Lessons Learned in 2015: RCR Is Missing a Step


By Jared Turner

Job Security Is A Precious Commodity

When Michael Waltrip Racing announced in August that it would suspend operations of its Sprint Cup Series teams at the end of the season, the decision meant more than 200 employees would be out of jobs and forced to find work for 2016. It also meant that MWR’s two drivers – Clint Bowyer and David Ragan – would have to move on. While Bowyer has landed with HScott Motorsports for 2016 and will replace Tony Stewart at Stewart-Haas Racing in 2017, Ragan’s plans had yet to be announced as of press time. Others forced to look elsewhere for next year include, most notably, three-time IndyCar champion Sam Hornish Jr..

Chris Buescher Is A Worthy Champ Despite Flying Under Radar

One of the most unheralded champions in NASCAR history is 2015 XFINITY Series champion Chris Buescher, of Roush Fenway Racing. Despite winning two races and leading the standings almost the entire year, the 23-year-old native of Prosper, Texas flew largely under the radar as Sprint Cup Series regulars dominated the series in familiar fashion. Buescher deserves major credit, however, for winning the title in relatively comfortable fashion over 2014 XFINITY Series champion and Jeff Gordon successor Chase Elliott, along with former Sprint Cup Series drivers Regan Smith and Elliott Sadler, among others. Illuminating Buescher’s 2015 success all the more were RFR’s struggles in Sprint Cup.

NASCAR Is Listening To Drivers

Thanks in part to the formation of a first-year drivers council that meets with NASCAR executives several times annually, NASCAR is doing a better job of listening to the competitors. When drivers complained about the dangers of multiple attempts at a green-white-checkered finish at restrictor-plate tracks in the wake of Austin Dillon’s vicious crash at Daytona in July, NASCAR ruled that no more than one attempt at a green-white-checkered will be allowed at restrictor-plate tracks. When drivers complained about ambiguities surrounding the so-called “restart zone” at tracks, NASCAR forced tracks to more clearly identify the exact area of its restart zone.

The Low-Downforce Package Rocks

After successful cameo outings at Kentucky Speedway and Darlington Raceway with a new, low-downforce aerodynamic package much different than the regular 2015 aero package, NASCAR decided to make the low-downforce package its baseline package for all non-restrictor-plate tracks in 2016. The change has been widely lauded by drivers and crew chiefs as a move in the right direction that will create more passing opportunities by lessening the impact of the dreaded “aero push” that made the racing throughout much of 2015 less than optimal. Said driver Aric Almirola. “It’s going to be more exciting for us, the fans and the sport overall.”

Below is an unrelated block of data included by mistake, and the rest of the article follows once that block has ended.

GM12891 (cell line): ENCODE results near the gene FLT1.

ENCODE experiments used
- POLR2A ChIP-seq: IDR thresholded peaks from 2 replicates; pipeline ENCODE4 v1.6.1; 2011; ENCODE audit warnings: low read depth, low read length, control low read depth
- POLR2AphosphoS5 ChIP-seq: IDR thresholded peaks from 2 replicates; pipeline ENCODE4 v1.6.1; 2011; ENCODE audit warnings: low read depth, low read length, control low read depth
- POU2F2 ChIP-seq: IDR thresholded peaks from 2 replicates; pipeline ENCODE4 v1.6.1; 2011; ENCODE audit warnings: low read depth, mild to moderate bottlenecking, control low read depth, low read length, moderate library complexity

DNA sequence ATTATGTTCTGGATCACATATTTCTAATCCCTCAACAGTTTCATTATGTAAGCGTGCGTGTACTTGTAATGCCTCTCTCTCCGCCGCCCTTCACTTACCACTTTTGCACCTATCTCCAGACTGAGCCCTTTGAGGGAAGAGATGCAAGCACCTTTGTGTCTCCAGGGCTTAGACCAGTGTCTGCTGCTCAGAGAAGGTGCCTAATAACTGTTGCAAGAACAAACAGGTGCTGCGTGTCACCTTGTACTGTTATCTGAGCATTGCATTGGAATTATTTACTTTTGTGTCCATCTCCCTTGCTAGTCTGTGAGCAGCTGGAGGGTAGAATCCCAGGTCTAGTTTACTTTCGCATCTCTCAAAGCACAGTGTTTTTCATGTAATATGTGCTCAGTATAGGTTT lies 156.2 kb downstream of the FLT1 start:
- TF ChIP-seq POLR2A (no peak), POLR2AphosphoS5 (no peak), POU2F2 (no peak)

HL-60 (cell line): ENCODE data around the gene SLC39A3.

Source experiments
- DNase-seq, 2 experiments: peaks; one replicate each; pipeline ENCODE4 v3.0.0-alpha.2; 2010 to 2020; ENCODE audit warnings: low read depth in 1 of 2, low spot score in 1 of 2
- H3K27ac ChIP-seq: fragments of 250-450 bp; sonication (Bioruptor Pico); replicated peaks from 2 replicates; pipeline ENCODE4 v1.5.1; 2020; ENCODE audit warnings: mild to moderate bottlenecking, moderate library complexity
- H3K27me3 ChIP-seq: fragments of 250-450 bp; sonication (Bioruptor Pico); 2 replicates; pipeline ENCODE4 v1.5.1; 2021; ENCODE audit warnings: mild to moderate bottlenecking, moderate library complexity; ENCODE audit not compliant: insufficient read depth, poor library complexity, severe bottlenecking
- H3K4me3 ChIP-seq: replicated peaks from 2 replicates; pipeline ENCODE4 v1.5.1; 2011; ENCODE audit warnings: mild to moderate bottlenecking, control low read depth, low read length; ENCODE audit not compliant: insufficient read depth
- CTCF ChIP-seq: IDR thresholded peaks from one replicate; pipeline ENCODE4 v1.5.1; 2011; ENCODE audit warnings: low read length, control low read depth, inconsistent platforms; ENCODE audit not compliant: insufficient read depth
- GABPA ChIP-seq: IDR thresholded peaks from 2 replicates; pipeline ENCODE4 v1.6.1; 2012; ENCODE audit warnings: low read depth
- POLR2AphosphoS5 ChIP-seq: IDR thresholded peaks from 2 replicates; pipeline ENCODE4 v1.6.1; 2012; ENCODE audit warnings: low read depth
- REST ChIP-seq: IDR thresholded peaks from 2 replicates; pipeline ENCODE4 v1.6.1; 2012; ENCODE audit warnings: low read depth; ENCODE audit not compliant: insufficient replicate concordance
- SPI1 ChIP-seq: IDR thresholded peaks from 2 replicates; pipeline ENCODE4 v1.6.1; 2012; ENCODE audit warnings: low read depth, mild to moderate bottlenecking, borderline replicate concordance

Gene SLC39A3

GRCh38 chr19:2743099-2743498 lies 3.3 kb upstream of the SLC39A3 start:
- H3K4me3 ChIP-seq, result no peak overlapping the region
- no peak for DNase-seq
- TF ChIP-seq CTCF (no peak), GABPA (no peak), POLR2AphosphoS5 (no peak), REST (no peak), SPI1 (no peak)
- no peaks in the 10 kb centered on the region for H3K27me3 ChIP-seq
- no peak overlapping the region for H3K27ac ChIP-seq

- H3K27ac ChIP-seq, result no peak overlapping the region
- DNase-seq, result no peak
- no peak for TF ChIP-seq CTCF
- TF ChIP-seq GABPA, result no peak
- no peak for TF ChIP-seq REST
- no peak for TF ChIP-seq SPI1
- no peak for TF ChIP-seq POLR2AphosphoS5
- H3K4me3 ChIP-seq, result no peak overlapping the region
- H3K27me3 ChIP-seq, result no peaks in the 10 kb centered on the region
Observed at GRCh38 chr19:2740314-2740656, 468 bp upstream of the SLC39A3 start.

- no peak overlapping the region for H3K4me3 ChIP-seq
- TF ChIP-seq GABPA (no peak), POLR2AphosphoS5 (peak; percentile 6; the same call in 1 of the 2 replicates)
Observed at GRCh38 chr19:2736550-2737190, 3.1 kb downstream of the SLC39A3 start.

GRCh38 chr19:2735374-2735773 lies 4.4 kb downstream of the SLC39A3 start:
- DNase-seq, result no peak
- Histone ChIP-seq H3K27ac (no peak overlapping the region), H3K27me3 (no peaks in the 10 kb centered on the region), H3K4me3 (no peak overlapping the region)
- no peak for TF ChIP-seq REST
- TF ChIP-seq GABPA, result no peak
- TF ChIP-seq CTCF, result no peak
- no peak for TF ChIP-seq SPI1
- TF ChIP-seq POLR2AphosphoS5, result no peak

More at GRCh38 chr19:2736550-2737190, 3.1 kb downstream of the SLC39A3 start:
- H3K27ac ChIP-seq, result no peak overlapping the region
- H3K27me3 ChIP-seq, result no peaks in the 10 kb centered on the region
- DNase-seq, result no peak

Erik Jones Has A Bright Future

Called on to sub for Denny Hamlin at Bristol Motor Speedway in April, Kyle Busch at Kansas Speedway in May and Matt Kenseth at Texas Motor Speedway and Phoenix International Raceway in November, Erik Jones obviously has a bright future at Joe Gibbs Racing. Jones, a JGR development driver, won the 2015 NASCAR Camping World Truck Series title with Kyle Busch Motorsports in his first full truck season, and is headed for a full-time XFNITY Series ride with JGR in 2016. Although JGR currently has no room for Jones in its four-car Sprint Cup Series stable, all signs point to it being just a matter of time before the 19-year-old assumes a Cup ride.

RCR Is Missing A Step

With a winless 2015 season, Richard Childress Racing has now gone more than two years without sending one of its Sprint Cup Series drivers to Victory Lane. The lone bright spot from the past two seasons, of course, has been 2014 RCR newcomer Ryan Newman, who finished second to Kevin Harvick in last year’s standings despite no wins, and made this year’s Chase before falling out in the first round. Be it due to a lack of talent in its current driver lineup, or due to the company simply not building cars that are fast enough to win, RCR is clearly still not what it used to be.